Bradbury was a writer, but he was a writer’s writer. He loved the craft. All over Twitter and Facebook after his death, people were sharing one quote, it seemed, over all others - “You must stay drunk on writing so reality cannot destroy you.” from Zen in the Art of Writing. There are plenty of quotes like that - even outside of his fiction, the man knew words. But he seemed to see writing not just as an occupation, not just as entertainment , but as an integral part of living, as a way to express yourself in the most profound way possible.
“You can’t write for the left or the right, this religion or that religion, or this belief or that belief. You have to write the way you see things. I tell people, Make a list of ten things you hate and tear them down in a short story or poem. Make a list of ten things you love and celebrate them. When I wrote Fahrenheit 451 I hated book burners and I loved libraries. So there you are.”
And his advice, his benediction, to those who want to write:
“If you want to write, if you want to create, you must be the most sublime fool that God ever turned out and sent rambling. You must write every single day of your life. You must read dreadful dumb books and glorious books, and let them wrestle in beautiful fights inside your head, vulgar one moment, brilliant the next. You must lurk in libraries and climb the stacks like ladders to sniff books like perfumes and wear books like hats upon your crazy heads. I wish you a wrestling match with your Creative Muse that will last a lifetime. I wish craziness and foolishness and madness upon you. May you live with hysteria, and out of it make fine stories — science fiction or otherwise. Which finally means, may you be in love every day for the next 20,000 days. And out of that love, remake a world.”
Reading his words, one gets the sense that Bradbury was in love with the world and all its possibilities. He couldn’t go to college, so he educated himself by going to the library and reading all he could. Even a stroke couldn’t stop him from writing, despite the fact that he could no longer use a typewriter.
If you have any interest in Bradbury, or writing, I urge you to check out his interview in the Paris Review. In it he talks about meeting Mr. Electrico, a circus performer who would electrocute himself on stage and who made his way into Something Wicked This Way Comes.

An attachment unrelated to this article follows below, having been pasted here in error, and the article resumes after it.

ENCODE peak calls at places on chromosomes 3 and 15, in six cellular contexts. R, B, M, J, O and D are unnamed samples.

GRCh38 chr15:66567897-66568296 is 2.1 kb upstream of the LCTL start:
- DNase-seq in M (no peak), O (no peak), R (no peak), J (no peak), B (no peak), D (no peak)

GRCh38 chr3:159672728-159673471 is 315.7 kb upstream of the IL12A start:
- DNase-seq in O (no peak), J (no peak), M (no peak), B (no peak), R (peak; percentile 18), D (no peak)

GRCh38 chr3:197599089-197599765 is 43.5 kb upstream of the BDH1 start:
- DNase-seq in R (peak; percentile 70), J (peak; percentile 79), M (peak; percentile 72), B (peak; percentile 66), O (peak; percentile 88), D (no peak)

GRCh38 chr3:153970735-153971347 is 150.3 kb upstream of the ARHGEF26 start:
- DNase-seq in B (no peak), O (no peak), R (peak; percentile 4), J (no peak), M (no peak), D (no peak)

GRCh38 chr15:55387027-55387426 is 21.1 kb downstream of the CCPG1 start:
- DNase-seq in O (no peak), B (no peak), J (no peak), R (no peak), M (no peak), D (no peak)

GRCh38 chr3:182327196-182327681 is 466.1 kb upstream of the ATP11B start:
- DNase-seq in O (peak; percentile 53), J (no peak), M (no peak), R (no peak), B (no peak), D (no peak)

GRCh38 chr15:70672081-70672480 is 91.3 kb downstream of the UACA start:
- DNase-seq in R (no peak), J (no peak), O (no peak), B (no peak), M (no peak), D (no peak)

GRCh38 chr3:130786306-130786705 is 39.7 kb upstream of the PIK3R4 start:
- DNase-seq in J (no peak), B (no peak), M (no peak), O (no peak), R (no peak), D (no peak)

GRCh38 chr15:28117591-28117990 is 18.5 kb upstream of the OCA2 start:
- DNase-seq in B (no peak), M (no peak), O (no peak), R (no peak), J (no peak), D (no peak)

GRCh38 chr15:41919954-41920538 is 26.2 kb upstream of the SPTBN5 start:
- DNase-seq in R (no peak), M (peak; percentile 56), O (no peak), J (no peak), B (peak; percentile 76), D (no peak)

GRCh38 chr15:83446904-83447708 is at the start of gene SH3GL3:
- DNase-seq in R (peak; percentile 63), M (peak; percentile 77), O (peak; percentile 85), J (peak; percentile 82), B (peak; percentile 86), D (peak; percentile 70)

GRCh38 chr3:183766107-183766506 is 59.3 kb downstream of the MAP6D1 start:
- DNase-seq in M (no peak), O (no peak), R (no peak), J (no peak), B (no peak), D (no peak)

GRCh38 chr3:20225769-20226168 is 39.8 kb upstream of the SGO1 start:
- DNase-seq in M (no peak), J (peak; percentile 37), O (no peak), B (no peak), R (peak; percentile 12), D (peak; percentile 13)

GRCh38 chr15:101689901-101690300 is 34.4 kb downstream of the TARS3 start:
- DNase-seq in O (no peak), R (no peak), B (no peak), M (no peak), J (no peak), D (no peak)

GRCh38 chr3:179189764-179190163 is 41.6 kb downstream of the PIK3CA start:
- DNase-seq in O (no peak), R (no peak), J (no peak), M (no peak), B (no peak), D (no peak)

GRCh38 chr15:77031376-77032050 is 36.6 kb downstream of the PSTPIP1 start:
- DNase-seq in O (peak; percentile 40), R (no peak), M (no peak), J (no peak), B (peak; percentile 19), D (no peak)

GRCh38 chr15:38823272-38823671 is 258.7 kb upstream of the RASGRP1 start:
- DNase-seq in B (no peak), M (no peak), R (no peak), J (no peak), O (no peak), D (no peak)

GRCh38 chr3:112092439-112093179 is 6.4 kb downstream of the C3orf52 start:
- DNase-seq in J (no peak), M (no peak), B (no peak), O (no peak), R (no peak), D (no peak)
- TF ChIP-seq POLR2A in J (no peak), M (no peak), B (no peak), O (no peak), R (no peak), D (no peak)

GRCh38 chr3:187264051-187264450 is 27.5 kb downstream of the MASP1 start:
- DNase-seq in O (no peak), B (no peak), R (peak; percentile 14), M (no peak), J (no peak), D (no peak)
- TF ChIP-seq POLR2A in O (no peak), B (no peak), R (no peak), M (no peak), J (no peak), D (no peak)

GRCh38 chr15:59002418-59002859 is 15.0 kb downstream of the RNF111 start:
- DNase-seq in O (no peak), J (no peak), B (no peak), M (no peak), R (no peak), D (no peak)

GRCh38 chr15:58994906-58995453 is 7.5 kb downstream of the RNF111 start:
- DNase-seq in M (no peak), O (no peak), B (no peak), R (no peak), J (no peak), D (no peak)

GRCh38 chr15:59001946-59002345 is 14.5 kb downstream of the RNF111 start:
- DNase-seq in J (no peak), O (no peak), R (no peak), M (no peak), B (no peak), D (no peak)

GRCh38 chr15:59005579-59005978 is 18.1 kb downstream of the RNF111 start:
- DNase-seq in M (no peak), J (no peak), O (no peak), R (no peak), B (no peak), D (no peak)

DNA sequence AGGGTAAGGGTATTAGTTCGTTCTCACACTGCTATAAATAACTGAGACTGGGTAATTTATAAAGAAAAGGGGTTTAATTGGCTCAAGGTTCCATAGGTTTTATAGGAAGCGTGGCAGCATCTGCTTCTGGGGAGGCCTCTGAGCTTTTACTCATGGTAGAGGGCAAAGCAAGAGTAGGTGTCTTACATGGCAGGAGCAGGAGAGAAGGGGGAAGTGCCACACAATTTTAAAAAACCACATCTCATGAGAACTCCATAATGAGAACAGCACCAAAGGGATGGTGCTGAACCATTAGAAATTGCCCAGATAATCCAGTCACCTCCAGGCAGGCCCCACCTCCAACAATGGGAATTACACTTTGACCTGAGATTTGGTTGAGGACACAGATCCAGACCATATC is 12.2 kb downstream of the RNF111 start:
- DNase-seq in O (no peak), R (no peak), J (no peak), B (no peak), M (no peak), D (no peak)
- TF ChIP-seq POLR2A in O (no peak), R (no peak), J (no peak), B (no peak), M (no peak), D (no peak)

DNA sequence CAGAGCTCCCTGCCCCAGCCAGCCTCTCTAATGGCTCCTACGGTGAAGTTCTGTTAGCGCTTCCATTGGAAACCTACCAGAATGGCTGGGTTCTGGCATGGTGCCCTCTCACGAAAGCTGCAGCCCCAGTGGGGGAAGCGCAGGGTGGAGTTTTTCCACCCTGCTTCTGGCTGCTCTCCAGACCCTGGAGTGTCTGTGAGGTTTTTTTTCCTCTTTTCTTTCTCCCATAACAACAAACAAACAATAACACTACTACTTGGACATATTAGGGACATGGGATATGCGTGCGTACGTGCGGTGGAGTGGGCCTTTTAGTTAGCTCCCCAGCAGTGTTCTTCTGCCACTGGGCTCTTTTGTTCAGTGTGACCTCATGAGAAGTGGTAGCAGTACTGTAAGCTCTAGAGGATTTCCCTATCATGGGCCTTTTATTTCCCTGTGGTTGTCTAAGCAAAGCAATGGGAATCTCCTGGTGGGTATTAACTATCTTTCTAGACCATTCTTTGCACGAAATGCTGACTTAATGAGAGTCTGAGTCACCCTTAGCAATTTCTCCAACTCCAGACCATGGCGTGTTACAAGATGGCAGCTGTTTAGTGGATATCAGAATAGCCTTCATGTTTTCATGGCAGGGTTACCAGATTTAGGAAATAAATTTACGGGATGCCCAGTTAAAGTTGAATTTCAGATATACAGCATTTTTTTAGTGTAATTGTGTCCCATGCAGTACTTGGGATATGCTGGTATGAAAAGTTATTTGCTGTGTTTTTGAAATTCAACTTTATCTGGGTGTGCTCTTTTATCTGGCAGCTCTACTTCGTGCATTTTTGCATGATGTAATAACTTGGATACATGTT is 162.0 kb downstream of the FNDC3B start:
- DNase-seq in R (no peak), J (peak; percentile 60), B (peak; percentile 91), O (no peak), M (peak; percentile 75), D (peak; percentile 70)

“Mr. Electrico was a beautiful man, see, because he knew that he had a little weird kid there who was twelve years old and wanted lots of things. We walked along the shore of Lake Michigan and he treated me like a grown-up. I talked my big philosophies and he talked his little ones. Then we went out and sat on the dunes near the lake and all of a sudden he leaned over and said, I’m glad you’re back in my life. I said, What do you mean? I don’t know you. He said, You were my best friend outside of Paris in 1918. You were wounded in the Ardennes and you died in my arms there. I’m glad you’re back in the world. You have a different face, a different name, but the soul shining out of your face is the same as my friend. Welcome back.
Now why did he say that? Explain that to me, why? Maybe he had a dead son, maybe he had no sons, maybe he was lonely, maybe he was an ironical jokester. Who knows? It could be that he saw the intensity with which I live. Every once in a while at a book signing I see young boys and girls who are so full of fire that it shines out of their face and you pay more attention to that. Maybe that’s what attracted him.
When I left the carnival that day I stood by the carousel and I watched the horses running around and around to the music of “Beautiful Ohio,” and I cried. Tears streamed down my cheeks. I knew something important had happened to me that day because of Mr. Electrico. I felt changed. He gave me importance, immortality, a mystical gift. My life was turned around completely. It makes me cold all over to think about it, but I went home and within days I started to write. I’ve never stopped.”
On reading that, I think I know how he felt. People that truly change our lives are often rare. Mr. Elecrtrico did it for Ray Bradbury. Ray Bradbury did that for me.
Bradbury goes onto say the following:
“Seventy-seven years ago, and I’ve remembered it perfectly. I went back and saw him that night. He sat in the chair with his sword, they pulled the switch, and his hair stood up. He reached out with his sword and touched everyone in the front row, boys and girls, men and women, with the electricity that sizzled from the sword. When he came to me, he touched me on the brow, and on the nose, and on the chin, and he said to me, in a whisper, “Live forever.” And I decided to.”
He’ll live forever in his fiction and in all of the people who he touched. I like to think that would have pleased him. It certainly pleases me. If you have any personal thoughts on Ray Bradbury, or even want to share your favorite story of his, I’d love to see them in the comments.
Image via the Las Vegas Sun